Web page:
A radical solution for high debt is to do nothing at all—just live with it. Indeed, from a welfare economics perspective—abstracting from real world problems such as rollover risk—this would be optimal. We explore this issue in our recent work. While there are some countries where clearly debt needs to be brought down, there are others that are in a more comfortable position to fund themselves at exceptionally low interest rates, and that could indeed simply live with their debt (allowing their debt ratio to decline through growth or windfall revenues).

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Growth Dividend from Stabilizing Fiscal Policies


Xavier DebrunBy Xavier Debrun 

(Versions in عربي中文, FrançaisРусский日本語and Español)

Anyone can easily picture an economy where instability, stagnation and runaway government deficits converge into a perfect storm. Yet the simple mirror image of stability, growth, and balanced budgets currently seems odd to many. And with monetary policy looking breathless, some even wonder whether sacrificing fiscal sanity for short-term growth might not be worth a try.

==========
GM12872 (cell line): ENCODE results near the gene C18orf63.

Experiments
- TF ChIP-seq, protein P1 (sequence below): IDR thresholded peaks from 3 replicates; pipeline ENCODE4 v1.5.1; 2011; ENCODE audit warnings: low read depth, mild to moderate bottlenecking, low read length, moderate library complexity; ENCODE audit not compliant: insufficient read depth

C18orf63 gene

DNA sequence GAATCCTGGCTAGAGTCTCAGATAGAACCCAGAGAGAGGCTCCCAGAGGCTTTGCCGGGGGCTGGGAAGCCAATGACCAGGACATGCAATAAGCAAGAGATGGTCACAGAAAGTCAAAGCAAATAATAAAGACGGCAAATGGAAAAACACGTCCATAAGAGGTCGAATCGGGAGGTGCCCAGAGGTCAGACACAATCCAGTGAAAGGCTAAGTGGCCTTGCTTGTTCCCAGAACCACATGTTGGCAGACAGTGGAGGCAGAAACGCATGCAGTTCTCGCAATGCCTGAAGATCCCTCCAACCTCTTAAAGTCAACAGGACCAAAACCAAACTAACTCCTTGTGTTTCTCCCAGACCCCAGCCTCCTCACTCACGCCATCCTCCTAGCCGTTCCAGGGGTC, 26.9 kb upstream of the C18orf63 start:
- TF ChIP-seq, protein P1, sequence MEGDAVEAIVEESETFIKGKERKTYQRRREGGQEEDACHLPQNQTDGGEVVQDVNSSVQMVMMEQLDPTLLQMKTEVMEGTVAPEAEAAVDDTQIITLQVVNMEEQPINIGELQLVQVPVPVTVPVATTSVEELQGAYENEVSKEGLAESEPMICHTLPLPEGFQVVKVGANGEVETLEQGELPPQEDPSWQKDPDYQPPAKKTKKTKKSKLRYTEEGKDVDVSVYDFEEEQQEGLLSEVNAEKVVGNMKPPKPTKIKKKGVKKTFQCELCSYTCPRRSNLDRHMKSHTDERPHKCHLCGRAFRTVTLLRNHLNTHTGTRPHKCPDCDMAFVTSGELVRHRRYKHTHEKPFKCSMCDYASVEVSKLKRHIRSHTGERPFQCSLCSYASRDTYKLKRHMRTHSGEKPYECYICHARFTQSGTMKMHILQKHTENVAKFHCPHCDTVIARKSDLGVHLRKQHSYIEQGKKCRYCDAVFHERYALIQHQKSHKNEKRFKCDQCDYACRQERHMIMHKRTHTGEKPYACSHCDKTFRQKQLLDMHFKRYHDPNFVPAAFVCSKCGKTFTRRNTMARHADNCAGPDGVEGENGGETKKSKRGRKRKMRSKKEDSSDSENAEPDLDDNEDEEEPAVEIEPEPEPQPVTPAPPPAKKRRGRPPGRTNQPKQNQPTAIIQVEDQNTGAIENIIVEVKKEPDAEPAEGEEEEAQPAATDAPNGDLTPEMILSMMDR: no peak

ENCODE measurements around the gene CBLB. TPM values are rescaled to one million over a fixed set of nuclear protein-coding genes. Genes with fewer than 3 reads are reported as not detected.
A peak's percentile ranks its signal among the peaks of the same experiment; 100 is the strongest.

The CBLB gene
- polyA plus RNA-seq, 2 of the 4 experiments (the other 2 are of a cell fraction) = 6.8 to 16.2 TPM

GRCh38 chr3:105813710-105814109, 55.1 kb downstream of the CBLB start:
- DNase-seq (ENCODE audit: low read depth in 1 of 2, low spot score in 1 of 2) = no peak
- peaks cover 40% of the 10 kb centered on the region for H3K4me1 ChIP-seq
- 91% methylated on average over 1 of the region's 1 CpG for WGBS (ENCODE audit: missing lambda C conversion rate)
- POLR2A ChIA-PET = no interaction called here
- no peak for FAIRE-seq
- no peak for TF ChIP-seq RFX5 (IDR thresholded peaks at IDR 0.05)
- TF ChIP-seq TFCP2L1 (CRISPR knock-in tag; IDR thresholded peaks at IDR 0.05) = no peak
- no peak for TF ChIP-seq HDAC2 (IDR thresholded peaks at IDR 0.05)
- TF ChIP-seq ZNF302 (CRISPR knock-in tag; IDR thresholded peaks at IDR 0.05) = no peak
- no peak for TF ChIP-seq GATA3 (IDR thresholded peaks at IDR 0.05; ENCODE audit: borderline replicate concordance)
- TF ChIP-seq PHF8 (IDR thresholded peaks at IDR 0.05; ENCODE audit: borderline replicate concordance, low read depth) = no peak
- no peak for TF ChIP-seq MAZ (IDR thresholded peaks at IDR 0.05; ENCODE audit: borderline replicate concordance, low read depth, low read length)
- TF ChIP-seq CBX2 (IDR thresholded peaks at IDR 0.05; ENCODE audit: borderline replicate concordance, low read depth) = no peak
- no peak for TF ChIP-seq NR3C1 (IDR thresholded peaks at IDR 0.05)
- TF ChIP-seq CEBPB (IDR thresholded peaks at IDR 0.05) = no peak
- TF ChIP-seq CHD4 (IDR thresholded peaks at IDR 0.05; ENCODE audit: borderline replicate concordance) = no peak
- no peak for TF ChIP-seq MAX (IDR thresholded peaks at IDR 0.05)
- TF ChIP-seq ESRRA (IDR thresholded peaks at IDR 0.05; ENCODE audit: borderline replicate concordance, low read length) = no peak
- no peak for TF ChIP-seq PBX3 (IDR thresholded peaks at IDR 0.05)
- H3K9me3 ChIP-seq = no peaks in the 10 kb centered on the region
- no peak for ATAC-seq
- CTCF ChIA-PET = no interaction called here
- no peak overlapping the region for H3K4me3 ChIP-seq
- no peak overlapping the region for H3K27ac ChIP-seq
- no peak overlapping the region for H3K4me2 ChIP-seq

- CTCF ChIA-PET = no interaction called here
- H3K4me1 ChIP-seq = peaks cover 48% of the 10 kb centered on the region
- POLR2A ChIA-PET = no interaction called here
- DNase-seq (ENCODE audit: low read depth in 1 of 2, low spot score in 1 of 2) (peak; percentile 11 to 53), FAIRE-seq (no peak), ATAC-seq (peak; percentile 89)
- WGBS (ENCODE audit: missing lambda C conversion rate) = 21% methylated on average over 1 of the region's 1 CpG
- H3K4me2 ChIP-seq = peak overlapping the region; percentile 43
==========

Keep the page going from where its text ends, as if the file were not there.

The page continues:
In any economic debate, looking at the data is always a good starting point. And the latest issue of the Fiscal Monitor does exactly that. Our study looks at the experience with fiscal stabilization during the past three decades in a broad sample of 85 advanced, emerging market, and developing economies. The message is loud and clear: governments can use fiscal policy to smooth fluctuations in economic activity, and this can lead to higher medium-term growth. This essentially means governments need to save in good times so that they can use the budget to stabilize output in bad times. In advanced economies, making fiscal policies more stabilizing could cut output volatility by about 15 percent, with a growth dividend of about 0.3 percentage point annually.